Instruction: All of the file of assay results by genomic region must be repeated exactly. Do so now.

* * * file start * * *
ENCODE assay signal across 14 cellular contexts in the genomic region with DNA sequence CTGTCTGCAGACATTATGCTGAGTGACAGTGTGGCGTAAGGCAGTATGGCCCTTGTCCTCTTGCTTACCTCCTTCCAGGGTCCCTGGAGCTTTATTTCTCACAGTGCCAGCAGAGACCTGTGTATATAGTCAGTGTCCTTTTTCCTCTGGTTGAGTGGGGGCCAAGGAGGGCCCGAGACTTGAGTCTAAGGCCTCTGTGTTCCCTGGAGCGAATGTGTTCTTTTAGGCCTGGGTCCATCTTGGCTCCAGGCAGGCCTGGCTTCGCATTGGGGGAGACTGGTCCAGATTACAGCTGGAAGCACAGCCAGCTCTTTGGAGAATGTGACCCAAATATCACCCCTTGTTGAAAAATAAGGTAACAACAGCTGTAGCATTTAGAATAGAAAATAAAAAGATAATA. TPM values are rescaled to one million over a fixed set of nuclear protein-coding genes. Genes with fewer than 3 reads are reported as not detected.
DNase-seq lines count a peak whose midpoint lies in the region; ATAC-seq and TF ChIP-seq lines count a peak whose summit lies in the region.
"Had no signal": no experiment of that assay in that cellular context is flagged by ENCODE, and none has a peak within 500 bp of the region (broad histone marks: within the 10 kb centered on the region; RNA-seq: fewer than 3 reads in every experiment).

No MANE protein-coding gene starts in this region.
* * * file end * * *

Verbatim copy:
ENCODE assay signal across 14 cellular contexts in the genomic region with DNA sequence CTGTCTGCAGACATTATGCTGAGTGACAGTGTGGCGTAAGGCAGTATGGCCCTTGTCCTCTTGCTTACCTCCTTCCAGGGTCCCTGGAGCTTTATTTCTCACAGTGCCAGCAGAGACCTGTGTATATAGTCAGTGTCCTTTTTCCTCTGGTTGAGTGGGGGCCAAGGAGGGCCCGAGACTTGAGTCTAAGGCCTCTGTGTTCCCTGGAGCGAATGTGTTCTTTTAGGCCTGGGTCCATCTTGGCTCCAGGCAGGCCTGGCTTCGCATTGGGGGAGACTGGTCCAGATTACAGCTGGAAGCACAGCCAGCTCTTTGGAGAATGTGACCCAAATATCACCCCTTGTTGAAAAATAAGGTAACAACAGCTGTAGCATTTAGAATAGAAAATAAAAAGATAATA. TPM values are rescaled to one million over a fixed set of nuclear protein-coding genes. Genes with fewer than 3 reads are reported as not detected.
DNase-seq lines count a peak whose midpoint lies in the region; ATAC-seq and TF ChIP-seq lines count a peak whose summit lies in the region.
"Had no signal": no experiment of that assay in that cellular context is flagged by ENCODE, and none has a peak within 500 bp of the region (broad histone marks: within the 10 kb centered on the region; RNA-seq: fewer than 3 reads in every experiment).

No MANE protein-coding gene starts in this region.